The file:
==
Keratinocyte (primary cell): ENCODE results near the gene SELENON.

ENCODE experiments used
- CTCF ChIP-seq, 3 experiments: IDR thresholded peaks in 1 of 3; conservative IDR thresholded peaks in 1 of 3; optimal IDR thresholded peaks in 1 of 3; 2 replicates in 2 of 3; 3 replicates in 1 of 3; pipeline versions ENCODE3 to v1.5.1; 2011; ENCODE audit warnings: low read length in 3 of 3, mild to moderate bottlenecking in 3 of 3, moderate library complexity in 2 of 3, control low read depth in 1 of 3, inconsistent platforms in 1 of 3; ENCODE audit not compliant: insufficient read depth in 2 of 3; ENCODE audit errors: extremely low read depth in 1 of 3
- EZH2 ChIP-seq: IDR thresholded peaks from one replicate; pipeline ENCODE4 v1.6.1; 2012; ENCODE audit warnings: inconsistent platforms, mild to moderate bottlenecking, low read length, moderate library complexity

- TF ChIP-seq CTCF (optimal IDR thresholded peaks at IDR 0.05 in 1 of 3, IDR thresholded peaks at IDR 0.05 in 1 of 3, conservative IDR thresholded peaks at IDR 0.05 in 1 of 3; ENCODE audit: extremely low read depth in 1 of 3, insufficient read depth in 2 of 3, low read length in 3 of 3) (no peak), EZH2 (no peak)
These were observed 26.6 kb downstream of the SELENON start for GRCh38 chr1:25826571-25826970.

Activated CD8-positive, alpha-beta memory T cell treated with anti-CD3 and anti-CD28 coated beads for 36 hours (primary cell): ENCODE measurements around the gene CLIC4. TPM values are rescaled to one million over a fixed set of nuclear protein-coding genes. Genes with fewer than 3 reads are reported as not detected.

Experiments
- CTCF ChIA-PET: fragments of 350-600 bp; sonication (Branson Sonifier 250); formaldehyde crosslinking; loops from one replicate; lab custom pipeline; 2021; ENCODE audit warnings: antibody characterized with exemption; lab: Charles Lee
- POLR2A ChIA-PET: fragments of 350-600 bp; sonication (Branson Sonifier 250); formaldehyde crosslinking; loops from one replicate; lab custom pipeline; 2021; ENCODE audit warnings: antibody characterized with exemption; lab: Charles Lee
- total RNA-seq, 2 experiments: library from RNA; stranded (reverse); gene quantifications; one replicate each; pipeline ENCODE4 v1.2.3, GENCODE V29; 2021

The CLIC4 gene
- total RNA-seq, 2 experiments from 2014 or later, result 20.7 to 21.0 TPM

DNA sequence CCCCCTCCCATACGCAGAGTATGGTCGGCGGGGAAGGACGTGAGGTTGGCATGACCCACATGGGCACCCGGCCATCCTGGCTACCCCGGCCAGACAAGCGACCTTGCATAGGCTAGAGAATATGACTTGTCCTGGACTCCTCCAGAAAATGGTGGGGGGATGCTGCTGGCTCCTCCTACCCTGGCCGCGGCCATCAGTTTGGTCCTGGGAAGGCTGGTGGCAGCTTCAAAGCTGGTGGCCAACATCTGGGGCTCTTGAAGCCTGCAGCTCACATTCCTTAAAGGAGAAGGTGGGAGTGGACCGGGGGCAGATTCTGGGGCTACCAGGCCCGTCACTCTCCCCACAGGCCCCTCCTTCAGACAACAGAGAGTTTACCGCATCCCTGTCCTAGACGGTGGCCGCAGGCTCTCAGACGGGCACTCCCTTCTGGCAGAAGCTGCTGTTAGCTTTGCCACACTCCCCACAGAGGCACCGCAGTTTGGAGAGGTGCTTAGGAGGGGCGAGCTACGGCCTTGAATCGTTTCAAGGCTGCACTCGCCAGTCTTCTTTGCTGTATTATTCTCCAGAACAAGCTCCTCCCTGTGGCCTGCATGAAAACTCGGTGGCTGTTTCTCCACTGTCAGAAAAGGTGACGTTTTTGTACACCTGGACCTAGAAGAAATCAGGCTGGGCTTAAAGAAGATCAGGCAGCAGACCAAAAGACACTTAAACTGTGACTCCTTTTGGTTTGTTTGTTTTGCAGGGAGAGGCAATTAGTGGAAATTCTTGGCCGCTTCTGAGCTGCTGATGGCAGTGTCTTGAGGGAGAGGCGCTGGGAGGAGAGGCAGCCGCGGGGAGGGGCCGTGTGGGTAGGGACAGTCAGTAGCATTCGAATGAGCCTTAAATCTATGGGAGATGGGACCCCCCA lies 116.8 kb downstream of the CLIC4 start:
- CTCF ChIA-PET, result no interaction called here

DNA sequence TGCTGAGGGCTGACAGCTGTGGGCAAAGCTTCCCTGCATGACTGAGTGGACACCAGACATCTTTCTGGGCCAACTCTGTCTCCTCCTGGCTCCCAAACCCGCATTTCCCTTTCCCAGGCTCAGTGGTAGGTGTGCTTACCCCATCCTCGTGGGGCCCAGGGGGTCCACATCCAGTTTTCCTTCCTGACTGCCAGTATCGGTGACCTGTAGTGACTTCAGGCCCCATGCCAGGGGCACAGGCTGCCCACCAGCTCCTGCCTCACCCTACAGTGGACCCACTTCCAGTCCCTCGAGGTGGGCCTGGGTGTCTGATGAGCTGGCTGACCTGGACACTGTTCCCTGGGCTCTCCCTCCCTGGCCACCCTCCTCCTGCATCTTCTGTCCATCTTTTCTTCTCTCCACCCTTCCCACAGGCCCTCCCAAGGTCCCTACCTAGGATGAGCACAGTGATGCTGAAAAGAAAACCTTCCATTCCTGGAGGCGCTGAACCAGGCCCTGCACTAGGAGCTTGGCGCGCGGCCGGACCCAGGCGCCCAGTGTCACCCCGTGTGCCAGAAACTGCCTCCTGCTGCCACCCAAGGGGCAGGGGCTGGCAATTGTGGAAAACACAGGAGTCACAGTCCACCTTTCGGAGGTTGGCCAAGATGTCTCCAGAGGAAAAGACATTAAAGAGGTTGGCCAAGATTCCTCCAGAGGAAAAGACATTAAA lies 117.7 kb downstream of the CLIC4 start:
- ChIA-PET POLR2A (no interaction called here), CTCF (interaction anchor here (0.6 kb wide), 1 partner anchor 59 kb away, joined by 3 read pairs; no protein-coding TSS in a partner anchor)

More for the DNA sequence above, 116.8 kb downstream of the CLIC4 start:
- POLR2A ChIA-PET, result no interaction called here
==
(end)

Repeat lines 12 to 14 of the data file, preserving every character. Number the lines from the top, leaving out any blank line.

The CLIC4 gene
- total RNA-seq, 2 experiments from 2014 or later, result 20.7 to 21.0 TPM

DNA sequence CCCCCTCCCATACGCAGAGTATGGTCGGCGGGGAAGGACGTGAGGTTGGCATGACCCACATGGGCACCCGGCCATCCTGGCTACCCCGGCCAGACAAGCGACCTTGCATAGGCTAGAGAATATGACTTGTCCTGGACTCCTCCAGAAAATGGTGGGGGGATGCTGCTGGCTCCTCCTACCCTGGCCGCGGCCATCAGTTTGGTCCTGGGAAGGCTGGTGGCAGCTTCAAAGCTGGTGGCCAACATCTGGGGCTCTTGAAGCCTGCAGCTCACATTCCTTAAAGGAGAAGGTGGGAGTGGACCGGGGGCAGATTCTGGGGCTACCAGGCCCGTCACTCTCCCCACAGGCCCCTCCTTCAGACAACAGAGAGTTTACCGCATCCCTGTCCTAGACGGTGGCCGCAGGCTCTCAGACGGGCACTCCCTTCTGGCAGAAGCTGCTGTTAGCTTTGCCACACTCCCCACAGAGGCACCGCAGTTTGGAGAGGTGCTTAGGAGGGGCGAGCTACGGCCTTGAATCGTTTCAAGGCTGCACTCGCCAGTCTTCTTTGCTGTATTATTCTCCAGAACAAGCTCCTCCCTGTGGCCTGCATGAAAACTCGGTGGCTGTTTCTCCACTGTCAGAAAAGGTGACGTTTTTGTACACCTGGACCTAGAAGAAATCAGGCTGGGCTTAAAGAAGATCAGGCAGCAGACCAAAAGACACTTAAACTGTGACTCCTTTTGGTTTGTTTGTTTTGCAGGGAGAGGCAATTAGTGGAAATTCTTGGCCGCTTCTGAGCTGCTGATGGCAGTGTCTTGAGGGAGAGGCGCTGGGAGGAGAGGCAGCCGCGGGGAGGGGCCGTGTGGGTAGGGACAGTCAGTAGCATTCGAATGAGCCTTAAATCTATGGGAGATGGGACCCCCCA lies 116.8 kb downstream of the CLIC4 start: